The show’s creators, Stephen Flaherty (music) and Lynn Ahrens (lyrics) (Once on This Island, Ragtime) and playwright Terrence McNally (book), have musical and theatrical bona fides.  Flaherty’s jaunty score is mainly in the style of contemporary musical theater, melodic division. But some musical numbers set in 1927 Paris are appropriately jazzy. I was struck by how much of the score is in triple meter. Peggy Hickey’s choreography closely matches the music. A 12-piece pit band accompanies the production, including (small) brass, reed, and string sections, not bad for a touring show.

But this 2017 musical really looks back to the old-fashioned book musicals of yore. It’s the story of a young person striving to overcome abject circumstances and an apparatchik villain with a glib love story or two added to hook the audience. It’s a proven formula.

The appealing Lila Coogan plays the title role, also known as Anya. She has a solid singing voice. Her Anya shows appropriate feistiness, and her Anastasia possesses authentic insecurity. The handsome Jake Levy plays Dmitry, both conniving and conflicted. Edward Staudenmayer is the roguish Vlad. He has some scenes with the fine comedic actor Alison Ewing as Countess Lily, especially “The Countess and the Common Man.”

Overall, the show is a sum of its parts, no more, no less. Whether that’s enough to spend some time with it is up to you.

Anastasia by Lynn Ahrens (lyrics), Stephen Flaherty (music), and
Terrence McNally (book)

OKC Broadway
7:30 p.m. Wednesday-Thursday, 8:00 p.m. Friday, 2:00 p.m. and 8:00 p.m. Saturday,
1:30 p.m. and 7:00 p.m. Sunday, through March 8
Thelma Gaylord Performing Arts Theatre
201 N. Walker Ave.


Review: Romeo and Juliet

Nikki Mar as Juliet                      Photo by April Porterfield

By Larry Laneer
February 24, 2020

Oklahoma Shakespeare has revamped how it will do shows, and the change looks highly promising. They plan to do most plays at their space on the Paseo and make improvements to that challenging venue. If this longtime, venerable company can make this change work, we should have a lot of quality theater ahead.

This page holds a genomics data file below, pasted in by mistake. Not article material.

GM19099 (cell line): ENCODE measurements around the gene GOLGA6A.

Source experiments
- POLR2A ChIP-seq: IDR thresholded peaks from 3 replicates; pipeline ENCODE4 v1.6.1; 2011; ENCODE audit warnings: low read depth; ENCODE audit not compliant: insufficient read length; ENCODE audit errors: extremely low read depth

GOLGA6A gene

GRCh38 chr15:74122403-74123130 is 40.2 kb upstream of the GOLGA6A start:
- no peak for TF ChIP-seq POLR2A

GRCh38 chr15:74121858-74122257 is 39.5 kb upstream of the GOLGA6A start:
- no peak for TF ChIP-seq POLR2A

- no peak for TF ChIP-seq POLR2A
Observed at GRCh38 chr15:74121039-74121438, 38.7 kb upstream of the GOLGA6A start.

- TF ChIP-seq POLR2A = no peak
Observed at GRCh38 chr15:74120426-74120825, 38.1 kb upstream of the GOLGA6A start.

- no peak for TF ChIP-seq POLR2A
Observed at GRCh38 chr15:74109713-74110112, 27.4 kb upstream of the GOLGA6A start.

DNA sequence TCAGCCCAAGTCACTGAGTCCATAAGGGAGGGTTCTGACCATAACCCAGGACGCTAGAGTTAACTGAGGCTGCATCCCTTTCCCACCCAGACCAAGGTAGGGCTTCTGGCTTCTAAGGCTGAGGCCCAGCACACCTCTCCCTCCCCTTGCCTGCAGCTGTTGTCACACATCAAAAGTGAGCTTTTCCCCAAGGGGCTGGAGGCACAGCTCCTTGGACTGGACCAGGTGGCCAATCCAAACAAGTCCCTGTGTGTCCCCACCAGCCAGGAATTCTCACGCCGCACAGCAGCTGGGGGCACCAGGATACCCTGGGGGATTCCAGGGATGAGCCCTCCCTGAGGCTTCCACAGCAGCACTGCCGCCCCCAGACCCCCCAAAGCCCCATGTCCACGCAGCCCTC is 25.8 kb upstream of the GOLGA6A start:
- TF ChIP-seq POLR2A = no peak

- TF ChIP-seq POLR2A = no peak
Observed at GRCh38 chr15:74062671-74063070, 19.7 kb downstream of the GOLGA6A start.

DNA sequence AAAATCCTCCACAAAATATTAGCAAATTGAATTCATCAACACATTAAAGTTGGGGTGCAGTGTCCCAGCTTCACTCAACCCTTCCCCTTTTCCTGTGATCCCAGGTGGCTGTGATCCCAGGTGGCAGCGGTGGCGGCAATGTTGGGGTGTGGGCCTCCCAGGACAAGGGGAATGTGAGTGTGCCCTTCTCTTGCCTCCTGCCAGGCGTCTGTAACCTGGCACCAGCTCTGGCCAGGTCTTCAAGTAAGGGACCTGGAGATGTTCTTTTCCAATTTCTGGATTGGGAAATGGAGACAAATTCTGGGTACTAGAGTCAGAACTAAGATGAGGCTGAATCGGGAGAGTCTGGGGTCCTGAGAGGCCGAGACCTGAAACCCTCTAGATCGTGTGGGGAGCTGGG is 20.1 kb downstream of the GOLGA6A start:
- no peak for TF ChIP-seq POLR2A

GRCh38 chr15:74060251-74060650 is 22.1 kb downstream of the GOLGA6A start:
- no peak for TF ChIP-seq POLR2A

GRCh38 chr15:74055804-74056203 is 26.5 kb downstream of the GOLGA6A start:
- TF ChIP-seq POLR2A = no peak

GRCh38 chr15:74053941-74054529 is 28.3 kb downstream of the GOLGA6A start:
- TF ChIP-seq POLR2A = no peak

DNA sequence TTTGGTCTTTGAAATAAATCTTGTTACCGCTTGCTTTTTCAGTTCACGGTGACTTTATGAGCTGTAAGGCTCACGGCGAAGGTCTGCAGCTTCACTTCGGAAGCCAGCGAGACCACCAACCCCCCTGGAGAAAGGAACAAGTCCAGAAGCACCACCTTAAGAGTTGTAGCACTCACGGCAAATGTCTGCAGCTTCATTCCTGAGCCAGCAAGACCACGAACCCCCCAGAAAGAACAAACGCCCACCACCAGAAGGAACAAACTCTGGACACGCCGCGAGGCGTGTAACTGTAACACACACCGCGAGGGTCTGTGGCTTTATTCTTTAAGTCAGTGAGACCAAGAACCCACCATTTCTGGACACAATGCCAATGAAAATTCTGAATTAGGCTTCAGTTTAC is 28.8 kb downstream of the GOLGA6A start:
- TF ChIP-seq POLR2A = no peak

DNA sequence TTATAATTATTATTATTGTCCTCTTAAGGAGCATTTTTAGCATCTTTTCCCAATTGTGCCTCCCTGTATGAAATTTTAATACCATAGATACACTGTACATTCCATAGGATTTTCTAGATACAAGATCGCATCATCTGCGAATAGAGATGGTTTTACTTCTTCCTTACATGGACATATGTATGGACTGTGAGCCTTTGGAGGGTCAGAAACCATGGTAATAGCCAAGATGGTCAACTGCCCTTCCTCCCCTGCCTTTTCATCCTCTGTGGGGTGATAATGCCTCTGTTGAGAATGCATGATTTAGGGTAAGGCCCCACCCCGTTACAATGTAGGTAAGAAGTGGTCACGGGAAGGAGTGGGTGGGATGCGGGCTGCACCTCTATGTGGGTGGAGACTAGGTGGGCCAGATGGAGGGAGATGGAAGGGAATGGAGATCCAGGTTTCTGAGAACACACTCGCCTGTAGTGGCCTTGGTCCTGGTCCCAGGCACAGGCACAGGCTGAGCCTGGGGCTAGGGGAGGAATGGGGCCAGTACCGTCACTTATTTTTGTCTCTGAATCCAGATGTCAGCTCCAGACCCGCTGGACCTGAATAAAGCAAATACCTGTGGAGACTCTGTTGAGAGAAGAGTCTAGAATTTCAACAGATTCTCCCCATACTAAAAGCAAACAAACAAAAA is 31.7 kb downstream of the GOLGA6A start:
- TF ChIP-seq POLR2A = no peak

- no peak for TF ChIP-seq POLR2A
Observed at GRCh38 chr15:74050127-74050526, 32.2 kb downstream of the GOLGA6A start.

A case in point is Romeo and Juliet, in a wildly uneven production now at the company’s Paseo space. The director Kris Kuss has trimmed the script judiciously and cast some excellent actors in key roles.

The first act is a good cure for insomnia. The second act comes alive, stays taut, and picks up the pace. Kuss inserts the intermission right after Romeo kills Tybalt and the Prince banishes him from Verona. Kuss’s staging is especially strong from the point Juliet drinks the potion Friar Lawrence gives her and on until the end of the play. The ending is so effective it even overcomes some maudlin recorded music that threatens to drown out the Prince’s final words.

The first act features Romeo, but the second act belongs to Juliet, played here in an outstanding performance by the young Nikki Mar. The second act begins with Juliet’s soliloquy (“Gallop apace, you fiery-footed steeds, towards Phoebus’ lodging!”). This soliloquy had never stood out to me, but Mar delivers it with such understated strength, it brings up the quality of the production. Juliet is in ecstasy over her marriage to Romeo. But the speech is interrupted by Nurse bringing the news Tybalt, Juliet’s cousin, has been killed by her husband. Mar handles the transformation from joyousness to gloom and conflict with the skill of a seasoned professional. Theatergoers should look forward to seeing her in more roles.

Juliet contrasts with the callow Romeo played by Bryan Lewis, who bears an uncanny resemblance to the young Joaquin Phoenix. At times, his performance hints slightly at some of Phoenix’s more out there work.

Like the entire production, the acting ticks up a notch or three in the second act, with two exceptions. Theatergoers will not be surprised to read those exceptions are the always solid Renee Krapff as Nurse and the great Hal Kohlman and his prodigious beard as Friar Lawrence, who are both first rate from the moment they step on stage. In this production, Krapff’s Nurse is about the only comic relief you get and, per usual, she nails both the comedy and tragedy. In any role, Kohlman commands the stage or provides firm support, depending on what the part and scene demand.

By the end, Michael Page and Mariah Warren do fine jobs as Lord and Lady Capulet. Kevin Cook as Benvolio, Marcus Popoff as Tybalt, and Paxton Kliewer as Paris are also sharp until their characters are killed or become irrelevant. It’s a mystery why Kuss changed Mercutio to Mercutia and cast Allie Alexander in the role. It’s more of a mystery why he has Alexander play the role in male drag, although she handles it with aplomb. The slow-motion knife fighting looks hokey.

Lloyd Cracknell’s costumes set the play in the 18th century. Ruffled shirtsleeves shoot from some of the men’s jackets. Rebekah Garrett’s lighting is subtlety effective.

Oklahoma Shakespeare has been in business since 1985. It’s hard for any theater company—or any kind of company—to last 35 years. But OS has done it by changing with the times, and it looks like they are continuing to do so. Good for them (and us).

Romeo and Juliet by William Shakespeare
Oklahoma Shakespeare
8:00 p.m. Thursdays-Saturdays, 2:00 p.m. Sundays, through March 1
2920 Paseo

Review: Having Our Say

Julia Lema (l) and Terry Burrell in Having Our Say              Photo by K. Talley Photography

By Larry Laneer
February 20, 2020